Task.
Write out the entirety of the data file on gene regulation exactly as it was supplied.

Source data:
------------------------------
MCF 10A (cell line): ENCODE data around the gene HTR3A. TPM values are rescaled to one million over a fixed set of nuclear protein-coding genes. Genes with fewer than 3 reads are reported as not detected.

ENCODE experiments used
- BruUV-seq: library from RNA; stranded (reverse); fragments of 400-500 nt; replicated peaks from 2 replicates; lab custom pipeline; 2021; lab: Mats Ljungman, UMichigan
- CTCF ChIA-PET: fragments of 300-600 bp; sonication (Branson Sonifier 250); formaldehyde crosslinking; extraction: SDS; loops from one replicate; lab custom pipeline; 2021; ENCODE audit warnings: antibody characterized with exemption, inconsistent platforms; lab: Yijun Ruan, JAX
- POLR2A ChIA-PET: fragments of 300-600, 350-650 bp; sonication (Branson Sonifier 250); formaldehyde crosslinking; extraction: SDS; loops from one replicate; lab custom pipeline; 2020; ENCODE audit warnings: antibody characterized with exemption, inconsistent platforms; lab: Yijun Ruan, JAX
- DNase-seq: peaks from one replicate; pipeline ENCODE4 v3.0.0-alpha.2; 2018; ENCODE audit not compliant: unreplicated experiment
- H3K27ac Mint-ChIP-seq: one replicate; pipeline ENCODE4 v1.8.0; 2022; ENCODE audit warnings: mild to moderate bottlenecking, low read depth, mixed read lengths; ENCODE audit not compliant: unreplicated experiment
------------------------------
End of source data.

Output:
MCF 10A (cell line): ENCODE data around the gene HTR3A. TPM values are rescaled to one million over a fixed set of nuclear protein-coding genes. Genes with fewer than 3 reads are reported as not detected.

ENCODE experiments used
- BruUV-seq: library from RNA; stranded (reverse); fragments of 400-500 nt; replicated peaks from 2 replicates; lab custom pipeline; 2021; lab: Mats Ljungman, UMichigan
- CTCF ChIA-PET: fragments of 300-600 bp; sonication (Branson Sonifier 250); formaldehyde crosslinking; extraction: SDS; loops from one replicate; lab custom pipeline; 2021; ENCODE audit warnings: antibody characterized with exemption, inconsistent platforms; lab: Yijun Ruan, JAX
- POLR2A ChIA-PET: fragments of 300-600, 350-650 bp; sonication (Branson Sonifier 250); formaldehyde crosslinking; extraction: SDS; loops from one replicate; lab custom pipeline; 2020; ENCODE audit warnings: antibody characterized with exemption, inconsistent platforms; lab: Yijun Ruan, JAX
- DNase-seq: peaks from one replicate; pipeline ENCODE4 v3.0.0-alpha.2; 2018; ENCODE audit not compliant: unreplicated experiment
- H3K27ac Mint-ChIP-seq: one replicate; pipeline ENCODE4 v1.8.0; 2022; ENCODE audit warnings: mild to moderate bottlenecking, low read depth, mixed read lengths; ENCODE audit not compliant: unreplicated experiment